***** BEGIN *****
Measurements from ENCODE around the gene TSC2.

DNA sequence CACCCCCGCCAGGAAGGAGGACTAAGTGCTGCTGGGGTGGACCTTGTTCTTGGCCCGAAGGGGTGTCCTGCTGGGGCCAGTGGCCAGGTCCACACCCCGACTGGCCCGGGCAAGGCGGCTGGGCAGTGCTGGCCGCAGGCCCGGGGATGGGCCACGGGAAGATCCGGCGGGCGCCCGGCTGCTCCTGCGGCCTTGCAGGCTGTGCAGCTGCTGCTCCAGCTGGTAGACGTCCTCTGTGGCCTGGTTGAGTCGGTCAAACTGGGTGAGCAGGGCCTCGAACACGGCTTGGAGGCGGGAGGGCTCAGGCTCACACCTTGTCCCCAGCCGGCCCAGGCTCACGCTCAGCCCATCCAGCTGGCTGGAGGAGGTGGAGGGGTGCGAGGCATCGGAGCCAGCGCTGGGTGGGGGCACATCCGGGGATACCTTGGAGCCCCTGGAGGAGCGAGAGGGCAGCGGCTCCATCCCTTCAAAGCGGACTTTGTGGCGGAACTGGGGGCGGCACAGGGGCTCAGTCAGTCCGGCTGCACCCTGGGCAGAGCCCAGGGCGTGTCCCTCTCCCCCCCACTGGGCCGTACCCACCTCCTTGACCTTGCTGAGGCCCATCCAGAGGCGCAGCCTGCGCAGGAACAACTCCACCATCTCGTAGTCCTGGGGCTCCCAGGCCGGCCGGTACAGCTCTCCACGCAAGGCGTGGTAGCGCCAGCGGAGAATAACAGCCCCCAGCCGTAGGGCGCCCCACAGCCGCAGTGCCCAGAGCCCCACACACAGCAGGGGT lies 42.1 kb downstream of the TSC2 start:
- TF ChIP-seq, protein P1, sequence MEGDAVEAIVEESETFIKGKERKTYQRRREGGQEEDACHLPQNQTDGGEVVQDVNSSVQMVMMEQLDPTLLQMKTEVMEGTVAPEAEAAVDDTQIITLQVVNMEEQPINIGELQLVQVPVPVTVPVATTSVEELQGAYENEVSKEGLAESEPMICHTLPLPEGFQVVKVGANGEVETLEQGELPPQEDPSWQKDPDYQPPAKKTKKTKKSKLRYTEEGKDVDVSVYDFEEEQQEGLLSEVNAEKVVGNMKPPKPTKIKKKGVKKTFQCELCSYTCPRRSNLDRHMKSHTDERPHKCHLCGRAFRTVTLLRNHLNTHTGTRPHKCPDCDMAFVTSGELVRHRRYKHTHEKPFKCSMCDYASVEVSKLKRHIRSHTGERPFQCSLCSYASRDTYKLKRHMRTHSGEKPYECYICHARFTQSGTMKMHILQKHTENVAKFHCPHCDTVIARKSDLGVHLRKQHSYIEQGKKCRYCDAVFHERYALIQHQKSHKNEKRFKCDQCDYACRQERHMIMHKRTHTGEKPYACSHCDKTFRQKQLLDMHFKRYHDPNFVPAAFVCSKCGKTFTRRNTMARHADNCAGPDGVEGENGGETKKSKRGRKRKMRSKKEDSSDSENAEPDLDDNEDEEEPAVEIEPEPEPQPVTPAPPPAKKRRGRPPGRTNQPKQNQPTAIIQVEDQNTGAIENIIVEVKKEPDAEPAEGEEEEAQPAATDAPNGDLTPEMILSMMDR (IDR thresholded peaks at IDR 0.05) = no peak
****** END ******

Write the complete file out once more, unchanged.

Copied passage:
Measurements from ENCODE around the gene TSC2.

DNA sequence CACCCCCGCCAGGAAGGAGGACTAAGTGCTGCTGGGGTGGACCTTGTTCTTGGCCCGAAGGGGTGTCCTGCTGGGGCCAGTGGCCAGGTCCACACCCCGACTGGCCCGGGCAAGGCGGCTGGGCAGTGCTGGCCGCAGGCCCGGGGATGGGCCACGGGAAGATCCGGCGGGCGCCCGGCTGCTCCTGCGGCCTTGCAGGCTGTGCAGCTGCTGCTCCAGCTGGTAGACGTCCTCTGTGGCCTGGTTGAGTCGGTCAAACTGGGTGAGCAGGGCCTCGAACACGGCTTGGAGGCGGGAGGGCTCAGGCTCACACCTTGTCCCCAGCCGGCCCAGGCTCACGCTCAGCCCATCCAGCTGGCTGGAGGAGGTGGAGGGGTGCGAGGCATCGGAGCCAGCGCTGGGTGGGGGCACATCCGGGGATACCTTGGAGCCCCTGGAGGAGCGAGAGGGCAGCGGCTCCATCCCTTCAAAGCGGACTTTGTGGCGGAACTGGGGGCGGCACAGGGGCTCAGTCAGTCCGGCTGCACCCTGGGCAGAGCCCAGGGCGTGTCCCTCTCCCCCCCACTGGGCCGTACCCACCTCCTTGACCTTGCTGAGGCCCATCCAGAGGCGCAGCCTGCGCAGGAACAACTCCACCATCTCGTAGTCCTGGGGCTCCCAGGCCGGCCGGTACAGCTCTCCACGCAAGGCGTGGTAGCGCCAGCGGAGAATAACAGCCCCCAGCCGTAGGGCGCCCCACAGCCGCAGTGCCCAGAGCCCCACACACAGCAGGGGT lies 42.1 kb downstream of the TSC2 start:
- TF ChIP-seq, protein P1, sequence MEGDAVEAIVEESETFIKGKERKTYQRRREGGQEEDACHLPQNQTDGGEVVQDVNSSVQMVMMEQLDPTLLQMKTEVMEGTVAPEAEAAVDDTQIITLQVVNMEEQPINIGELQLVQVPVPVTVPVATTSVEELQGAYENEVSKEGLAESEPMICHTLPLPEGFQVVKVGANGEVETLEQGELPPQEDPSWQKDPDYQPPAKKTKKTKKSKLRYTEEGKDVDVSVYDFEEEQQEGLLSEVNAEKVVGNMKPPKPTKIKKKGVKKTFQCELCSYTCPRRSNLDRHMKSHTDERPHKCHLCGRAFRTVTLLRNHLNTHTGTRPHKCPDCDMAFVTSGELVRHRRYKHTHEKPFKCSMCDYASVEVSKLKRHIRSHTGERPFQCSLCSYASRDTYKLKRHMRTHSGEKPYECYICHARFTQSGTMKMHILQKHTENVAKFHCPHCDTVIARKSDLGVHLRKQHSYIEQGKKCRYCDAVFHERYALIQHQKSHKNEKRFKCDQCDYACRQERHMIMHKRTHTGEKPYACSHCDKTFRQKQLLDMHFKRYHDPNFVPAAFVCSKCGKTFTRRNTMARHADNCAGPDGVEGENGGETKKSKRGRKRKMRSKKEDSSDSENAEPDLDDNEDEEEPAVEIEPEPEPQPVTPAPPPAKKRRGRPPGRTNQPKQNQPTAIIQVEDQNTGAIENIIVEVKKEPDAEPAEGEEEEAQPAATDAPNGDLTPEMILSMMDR (IDR thresholded peaks at IDR 0.05) = no peak